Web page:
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Audacity: Recording Audio

Audacity, Version: 3.1.3. Be aware that different versions of Audacity will vary in appearance and functionality.



The first recording in a project will create a new track. Each track has its own set of controls.

To record:
  1. If using an external microphone, plug it into the computer.
  2. From the Device Toolbar, select the microphone input drop-down menu and select the correct input.
    • Note: If the mic doesn’t appear on the list, make sure it’s plugged in and restart Audacity. If it still doesn’t appear, check the computer’s sound settings. Restart the computer if problems continue, and if the microphone can’t be recognized, there may be something wrong with the device hardware.

  3. Click within the Recording Meter, which is noted with “Click to Start Monitoring.” This will enable monitoring of the microphone volume.
  4. Test the recording levels by speaking at the volume you intend to use. If the recording level needs to be adjusted to be louder or quieter, use the recording volume slider from the Device Toolbar. Aim for levels between -12 and -6db (see the Ideal Audio Levels section).
  5. When ready, press the Record button, which is marked with a red circle, in the Play Controls (“Record”). The recording will be written to the track in real-time.

  6. To end recording, press the Stop button in the Play Controls, which is marked with a square.

  7. Export the recording as an audio file in order to save an original, unedited version of it.
    1. Navigate to File > Export > Export Audio. A new window will appear.
    2. Enter a name for the file and select a storage location.
    3. Select an option in the “Save as type” drop-down (MP3 or WAV is recommended).
    4. Click “Save.”
To add additional tracks to a project, navigate to Tracks > Add New, and select Mono or Stereo.

Ideal Audio Levels

Use the Meters to monitor audio volume levels for recording and playback. The ideal level range is between -12 and -6 db. Audio too far below that range will be too quiet; audio above that range may be too loud. Ensuring audio falls in that range will create even audio levels. The goal is to create consistency in volume so that listeners don’t have to adjust to hear the project.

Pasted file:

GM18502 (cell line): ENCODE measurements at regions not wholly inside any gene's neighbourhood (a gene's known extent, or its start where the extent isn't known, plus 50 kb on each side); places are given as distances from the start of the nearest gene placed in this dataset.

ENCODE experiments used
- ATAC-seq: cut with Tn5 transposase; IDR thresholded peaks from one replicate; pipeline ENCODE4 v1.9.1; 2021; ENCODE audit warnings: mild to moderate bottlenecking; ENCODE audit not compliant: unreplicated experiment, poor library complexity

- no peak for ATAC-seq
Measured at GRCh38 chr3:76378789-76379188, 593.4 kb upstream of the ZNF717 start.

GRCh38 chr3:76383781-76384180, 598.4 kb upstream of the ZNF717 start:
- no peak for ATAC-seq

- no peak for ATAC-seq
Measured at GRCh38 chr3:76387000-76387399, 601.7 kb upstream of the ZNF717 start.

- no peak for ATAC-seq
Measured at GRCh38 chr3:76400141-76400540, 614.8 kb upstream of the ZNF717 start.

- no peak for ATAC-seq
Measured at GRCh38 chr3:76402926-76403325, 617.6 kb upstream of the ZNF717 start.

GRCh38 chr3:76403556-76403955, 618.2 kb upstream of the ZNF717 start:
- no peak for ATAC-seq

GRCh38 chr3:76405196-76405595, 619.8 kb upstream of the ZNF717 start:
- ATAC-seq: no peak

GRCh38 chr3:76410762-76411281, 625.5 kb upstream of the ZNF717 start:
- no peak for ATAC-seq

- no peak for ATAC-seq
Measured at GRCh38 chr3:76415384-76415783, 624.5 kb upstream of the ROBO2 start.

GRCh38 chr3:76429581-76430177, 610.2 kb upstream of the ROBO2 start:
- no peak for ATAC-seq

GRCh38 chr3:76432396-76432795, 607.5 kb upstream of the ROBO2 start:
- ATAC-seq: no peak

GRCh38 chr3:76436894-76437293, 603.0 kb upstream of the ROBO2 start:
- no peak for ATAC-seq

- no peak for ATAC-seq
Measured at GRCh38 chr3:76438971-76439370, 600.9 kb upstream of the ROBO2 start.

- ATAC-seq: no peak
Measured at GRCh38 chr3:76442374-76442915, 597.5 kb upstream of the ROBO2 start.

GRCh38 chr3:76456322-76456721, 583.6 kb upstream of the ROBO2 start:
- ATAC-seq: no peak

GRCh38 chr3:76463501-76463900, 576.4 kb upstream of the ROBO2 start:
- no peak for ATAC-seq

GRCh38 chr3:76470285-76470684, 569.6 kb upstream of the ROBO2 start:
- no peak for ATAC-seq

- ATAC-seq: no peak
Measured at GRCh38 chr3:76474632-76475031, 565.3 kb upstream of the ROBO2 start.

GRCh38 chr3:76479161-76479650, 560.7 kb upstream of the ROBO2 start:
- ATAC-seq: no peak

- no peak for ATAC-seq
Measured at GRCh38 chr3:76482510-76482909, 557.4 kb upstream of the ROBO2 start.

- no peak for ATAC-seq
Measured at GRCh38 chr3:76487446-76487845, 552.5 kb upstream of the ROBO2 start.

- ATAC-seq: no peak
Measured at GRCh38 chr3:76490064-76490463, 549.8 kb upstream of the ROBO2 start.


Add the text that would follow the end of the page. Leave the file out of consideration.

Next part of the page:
The level should never hit the top, or 0 decibels. This is referred to as “peaking.” When an audio level peaks, it is so loud that the waveform becomes distorted and the quality suffers as a result. Peaking is indicated in the Meters by the color red; if your audio peaks, make adjustments to the recording or track volume level, explained further in corresponding sections.

Audio Recording Tips

  • Use headphones to help isolate your audio.
  • Turn off/silence irrelevant devices (cell phones, iPads, etc).
  • Close out of unnecessary web browser tabs to avoid any unwanted noises.
  • Choose a quiet, carpeted location with minimal echo.
  • If working in a group with one microphone, situate quieter speakers closer to the mic.
  • Try to speak at an even volume.
  • Avoid fidgeting/shuffling/repositioning as these cause sounds that will be picked up.



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Keywords:Audacity, workshop, software, production, guide, editing, audio, recording   Doc ID:86085
Owner:Misty B.Group:Pacific Lutheran University
Created:2018-09-27 12:08 PDTUpdated:2022-04-12 09:47 PDT
Sites:Pacific Lutheran University
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